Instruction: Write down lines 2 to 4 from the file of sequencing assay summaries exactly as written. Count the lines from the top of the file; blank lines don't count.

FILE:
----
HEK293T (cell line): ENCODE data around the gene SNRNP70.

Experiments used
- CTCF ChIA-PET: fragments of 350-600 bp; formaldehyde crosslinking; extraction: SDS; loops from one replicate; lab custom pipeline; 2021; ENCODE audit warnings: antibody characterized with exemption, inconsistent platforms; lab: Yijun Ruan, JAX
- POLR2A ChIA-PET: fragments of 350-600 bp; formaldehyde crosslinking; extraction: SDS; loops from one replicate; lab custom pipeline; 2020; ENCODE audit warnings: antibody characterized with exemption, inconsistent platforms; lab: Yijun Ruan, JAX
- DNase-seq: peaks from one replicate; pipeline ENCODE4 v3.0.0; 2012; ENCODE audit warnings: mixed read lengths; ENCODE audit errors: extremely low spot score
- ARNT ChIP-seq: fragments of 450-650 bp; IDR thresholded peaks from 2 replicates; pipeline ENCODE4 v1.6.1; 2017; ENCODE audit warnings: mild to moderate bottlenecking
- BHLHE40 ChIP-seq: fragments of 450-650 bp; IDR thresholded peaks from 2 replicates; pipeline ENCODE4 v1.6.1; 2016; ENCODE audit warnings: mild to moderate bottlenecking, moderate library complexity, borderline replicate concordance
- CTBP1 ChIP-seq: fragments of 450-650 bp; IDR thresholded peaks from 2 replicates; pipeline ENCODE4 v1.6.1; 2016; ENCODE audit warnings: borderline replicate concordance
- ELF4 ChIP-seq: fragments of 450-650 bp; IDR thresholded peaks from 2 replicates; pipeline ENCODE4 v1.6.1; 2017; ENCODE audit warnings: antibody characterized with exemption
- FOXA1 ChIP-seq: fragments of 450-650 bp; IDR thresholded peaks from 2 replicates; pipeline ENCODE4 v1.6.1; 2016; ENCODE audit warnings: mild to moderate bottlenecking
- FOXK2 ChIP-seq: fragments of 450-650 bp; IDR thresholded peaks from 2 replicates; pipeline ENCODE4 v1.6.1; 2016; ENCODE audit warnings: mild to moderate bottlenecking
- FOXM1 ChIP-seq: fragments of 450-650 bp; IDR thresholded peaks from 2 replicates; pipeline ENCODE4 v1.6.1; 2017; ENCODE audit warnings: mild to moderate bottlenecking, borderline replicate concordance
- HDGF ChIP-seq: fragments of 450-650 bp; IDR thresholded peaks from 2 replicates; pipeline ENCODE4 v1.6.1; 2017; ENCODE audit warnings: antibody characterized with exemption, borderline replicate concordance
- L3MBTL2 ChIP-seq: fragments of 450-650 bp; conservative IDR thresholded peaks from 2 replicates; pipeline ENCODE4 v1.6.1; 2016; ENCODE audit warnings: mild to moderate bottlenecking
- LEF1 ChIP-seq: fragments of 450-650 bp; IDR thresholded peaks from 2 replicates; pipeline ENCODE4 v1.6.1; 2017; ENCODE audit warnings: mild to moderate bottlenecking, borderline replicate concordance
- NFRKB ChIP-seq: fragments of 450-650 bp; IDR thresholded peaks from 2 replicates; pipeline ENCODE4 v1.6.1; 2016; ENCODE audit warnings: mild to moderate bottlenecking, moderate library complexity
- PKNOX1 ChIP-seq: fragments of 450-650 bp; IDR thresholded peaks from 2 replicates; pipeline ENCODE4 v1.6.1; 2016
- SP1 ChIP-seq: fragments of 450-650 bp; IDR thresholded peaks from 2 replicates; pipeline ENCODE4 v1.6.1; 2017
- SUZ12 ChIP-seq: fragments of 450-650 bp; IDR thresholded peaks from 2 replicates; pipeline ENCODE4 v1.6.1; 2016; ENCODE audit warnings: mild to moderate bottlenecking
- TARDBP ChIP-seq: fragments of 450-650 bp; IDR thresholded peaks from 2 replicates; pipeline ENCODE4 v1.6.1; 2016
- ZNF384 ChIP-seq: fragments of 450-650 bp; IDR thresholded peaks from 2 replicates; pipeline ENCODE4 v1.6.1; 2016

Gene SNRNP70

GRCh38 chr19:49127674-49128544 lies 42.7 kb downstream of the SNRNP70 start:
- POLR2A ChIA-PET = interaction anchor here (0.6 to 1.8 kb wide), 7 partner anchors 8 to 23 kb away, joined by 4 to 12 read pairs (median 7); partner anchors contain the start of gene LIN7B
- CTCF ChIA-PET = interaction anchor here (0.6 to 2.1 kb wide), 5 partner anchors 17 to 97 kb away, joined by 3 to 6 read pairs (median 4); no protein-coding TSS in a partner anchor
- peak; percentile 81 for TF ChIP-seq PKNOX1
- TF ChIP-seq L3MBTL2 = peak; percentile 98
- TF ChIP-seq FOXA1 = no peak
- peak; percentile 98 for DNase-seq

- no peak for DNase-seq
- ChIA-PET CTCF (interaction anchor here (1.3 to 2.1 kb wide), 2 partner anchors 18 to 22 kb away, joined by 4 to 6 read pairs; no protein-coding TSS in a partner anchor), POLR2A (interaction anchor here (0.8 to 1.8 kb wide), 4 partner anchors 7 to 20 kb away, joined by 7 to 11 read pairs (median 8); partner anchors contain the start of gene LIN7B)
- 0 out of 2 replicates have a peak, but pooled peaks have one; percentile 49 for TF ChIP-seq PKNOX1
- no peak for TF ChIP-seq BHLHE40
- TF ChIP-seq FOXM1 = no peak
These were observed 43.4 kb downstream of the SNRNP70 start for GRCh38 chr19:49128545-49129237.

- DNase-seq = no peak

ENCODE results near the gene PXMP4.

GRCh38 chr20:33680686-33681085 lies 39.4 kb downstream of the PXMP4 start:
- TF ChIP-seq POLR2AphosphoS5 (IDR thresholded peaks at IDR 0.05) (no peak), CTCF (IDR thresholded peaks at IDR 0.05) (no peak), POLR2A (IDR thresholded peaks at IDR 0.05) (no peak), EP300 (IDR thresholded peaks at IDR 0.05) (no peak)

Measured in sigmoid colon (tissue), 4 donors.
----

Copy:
Experiments used
- CTCF ChIA-PET: fragments of 350-600 bp; formaldehyde crosslinking; extraction: SDS; loops from one replicate; lab custom pipeline; 2021; ENCODE audit warnings: antibody characterized with exemption, inconsistent platforms; lab: Yijun Ruan, JAX
- POLR2A ChIA-PET: fragments of 350-600 bp; formaldehyde crosslinking; extraction: SDS; loops from one replicate; lab custom pipeline; 2020; ENCODE audit warnings: antibody characterized with exemption, inconsistent platforms; lab: Yijun Ruan, JAX